Surf's Up


According to the Etymology Dictionary, the word ‘surf’ came into use in 1685. The word ‘surf’ is derived from the Indian word ‘suffe’, which means coastline. Portuguese sailors picked up this word in the 1600s and suffe soon became surf as we know it today. The origins may be Indian but the sport is redundant in the very country that gave the sport its name. This, even though surfing as a pastime or as a way of life generally promotes health and spiritual well-being to make one a better individual.

With a coastline that stretches over 7000 kilometers along the southern end of the continent, India is an untapped market for this sport. There is a gross misconception amongst youth that the waters of India aren’t surf-able enough as the waves aren’t as big as the waves one gets elsewhere in the world. The problem isn’t the lack of swells but rather the lack of initiative on our part to find surf-able spots in our country. There are waves in India all year round, averaging three to five feet, but the season for big waves (eight feet plus) is from May through September. This is the pre-monsoon and monsoon season. At this time, the surf ranges from 8 to 15 feet and bigger. Although these monsoon waves are often blown out and messy, there are times when the conditions are fantastic — with super glassy and offshore winds — and then, you can expect some worldclass waves.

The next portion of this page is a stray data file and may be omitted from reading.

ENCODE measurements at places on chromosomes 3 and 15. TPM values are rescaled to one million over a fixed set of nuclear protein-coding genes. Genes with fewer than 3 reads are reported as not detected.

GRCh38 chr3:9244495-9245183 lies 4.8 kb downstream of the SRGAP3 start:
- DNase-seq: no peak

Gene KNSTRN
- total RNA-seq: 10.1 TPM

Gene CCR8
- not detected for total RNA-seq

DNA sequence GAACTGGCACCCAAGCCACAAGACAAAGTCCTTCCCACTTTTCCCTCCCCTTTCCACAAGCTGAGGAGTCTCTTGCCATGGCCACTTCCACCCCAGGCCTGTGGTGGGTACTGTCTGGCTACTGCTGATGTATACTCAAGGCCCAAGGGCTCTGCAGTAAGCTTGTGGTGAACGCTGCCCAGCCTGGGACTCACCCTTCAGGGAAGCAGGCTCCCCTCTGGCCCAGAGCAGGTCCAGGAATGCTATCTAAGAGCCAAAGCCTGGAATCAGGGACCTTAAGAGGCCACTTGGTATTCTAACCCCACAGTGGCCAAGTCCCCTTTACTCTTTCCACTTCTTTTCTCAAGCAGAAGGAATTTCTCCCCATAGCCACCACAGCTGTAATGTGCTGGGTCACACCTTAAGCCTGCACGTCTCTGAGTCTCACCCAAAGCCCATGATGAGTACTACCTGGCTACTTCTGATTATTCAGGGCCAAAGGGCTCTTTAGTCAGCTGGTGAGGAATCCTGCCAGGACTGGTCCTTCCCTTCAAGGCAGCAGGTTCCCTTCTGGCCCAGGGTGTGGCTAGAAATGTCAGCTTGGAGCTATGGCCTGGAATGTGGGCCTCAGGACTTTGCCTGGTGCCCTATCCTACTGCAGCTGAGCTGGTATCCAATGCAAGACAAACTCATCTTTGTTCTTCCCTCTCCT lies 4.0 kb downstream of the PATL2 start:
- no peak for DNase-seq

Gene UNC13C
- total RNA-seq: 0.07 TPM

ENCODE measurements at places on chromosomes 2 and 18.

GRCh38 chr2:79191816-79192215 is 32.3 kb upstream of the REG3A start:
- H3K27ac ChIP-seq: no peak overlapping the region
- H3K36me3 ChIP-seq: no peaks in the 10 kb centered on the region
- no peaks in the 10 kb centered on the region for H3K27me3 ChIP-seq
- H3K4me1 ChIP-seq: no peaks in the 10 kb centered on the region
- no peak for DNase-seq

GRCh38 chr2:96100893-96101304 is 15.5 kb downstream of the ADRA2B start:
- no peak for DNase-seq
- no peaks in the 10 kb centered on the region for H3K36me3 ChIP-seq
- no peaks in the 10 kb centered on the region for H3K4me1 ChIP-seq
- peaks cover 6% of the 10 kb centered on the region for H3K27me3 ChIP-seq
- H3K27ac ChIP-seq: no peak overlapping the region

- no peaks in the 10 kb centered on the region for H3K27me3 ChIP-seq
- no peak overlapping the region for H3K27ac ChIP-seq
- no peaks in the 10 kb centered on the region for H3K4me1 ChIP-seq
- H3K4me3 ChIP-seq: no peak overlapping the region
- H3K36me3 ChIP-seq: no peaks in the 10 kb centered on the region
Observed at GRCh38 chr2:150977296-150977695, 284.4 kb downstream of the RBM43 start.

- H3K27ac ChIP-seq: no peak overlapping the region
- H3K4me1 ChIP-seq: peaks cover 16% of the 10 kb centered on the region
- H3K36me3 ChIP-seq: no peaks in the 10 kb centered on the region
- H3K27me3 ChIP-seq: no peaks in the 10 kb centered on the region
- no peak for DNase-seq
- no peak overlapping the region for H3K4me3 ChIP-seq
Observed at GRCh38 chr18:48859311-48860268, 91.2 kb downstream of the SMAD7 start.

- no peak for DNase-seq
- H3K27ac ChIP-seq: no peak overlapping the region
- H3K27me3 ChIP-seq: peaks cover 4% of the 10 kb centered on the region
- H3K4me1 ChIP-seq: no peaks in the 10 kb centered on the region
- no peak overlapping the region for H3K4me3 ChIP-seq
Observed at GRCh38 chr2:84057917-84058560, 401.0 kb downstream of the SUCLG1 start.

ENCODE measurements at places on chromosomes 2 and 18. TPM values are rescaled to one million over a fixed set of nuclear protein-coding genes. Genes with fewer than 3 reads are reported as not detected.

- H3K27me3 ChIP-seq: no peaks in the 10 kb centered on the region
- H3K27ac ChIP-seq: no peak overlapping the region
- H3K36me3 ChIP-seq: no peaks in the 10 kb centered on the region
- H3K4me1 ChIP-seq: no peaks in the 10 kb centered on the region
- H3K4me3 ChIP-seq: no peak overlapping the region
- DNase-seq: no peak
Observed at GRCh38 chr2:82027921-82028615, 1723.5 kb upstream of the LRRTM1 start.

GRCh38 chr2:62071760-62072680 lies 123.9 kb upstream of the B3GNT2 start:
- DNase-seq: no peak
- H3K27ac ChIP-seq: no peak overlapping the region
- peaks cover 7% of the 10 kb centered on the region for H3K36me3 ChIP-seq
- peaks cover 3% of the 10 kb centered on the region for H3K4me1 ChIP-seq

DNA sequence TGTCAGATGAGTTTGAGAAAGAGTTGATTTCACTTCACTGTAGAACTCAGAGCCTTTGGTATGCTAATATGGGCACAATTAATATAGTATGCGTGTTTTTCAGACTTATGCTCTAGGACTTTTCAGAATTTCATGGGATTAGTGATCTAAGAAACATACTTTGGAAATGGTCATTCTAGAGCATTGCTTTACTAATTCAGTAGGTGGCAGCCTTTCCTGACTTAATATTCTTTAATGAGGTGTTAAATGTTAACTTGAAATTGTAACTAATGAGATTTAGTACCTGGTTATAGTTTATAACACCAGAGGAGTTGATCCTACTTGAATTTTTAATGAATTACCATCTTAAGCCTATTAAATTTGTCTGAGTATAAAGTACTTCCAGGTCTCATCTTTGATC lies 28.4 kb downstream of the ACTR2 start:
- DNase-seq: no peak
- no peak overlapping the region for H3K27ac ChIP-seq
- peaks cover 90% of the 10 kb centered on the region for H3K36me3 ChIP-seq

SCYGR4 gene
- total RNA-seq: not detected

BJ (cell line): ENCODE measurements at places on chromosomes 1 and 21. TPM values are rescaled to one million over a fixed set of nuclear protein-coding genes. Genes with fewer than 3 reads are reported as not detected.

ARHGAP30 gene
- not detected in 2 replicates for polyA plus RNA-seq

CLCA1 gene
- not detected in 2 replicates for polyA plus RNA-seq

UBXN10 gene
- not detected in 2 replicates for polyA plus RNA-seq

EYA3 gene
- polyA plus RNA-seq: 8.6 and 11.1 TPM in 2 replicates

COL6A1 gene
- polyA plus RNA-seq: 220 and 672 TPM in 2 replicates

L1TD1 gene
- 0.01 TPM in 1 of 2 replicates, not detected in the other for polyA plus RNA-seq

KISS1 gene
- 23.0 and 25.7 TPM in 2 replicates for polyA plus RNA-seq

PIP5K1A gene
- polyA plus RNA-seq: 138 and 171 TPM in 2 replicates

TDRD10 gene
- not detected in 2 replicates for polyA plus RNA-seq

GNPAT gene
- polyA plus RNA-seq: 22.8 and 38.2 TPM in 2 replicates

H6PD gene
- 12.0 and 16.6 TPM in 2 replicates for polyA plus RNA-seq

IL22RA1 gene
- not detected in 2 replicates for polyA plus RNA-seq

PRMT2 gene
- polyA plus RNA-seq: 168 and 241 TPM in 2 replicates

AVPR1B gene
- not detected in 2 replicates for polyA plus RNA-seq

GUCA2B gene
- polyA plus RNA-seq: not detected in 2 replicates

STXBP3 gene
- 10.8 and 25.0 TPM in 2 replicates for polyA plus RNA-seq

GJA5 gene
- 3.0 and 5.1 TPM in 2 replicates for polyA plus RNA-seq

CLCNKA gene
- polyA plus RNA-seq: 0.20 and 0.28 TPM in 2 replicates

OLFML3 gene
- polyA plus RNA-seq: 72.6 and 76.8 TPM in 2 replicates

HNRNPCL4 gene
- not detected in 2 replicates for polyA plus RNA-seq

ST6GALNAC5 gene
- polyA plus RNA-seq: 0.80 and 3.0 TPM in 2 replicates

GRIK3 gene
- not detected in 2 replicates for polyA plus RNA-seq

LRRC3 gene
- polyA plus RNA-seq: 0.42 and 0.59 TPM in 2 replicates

Along the western coastline, the swell direction is usually best when coming from the south or west; although an occasional north swell does provide good surfing conditions. On the eastern coastline, the swell is almost always from the south or slightly south-east direction. Straight long beaches are also a dominant feature of the Indian coastline. Taking a leaf from surfers in Florida and Australia, nowadays, it is also possible to create flat-water surfing spots that enables surfing across water bodies which may not have waves; for instance, in fresh water bodies. Flat-water surfing is about creating an ambience for surfing and enabling surf sports in natural water bodies that may not have swells needed for surfing. It makes surfing accessible and does away with the wrong notion that India doesn’t have waves big enough or surfing. It is also less risky, easy and independent of the weather forecasts needed for big swelling waves.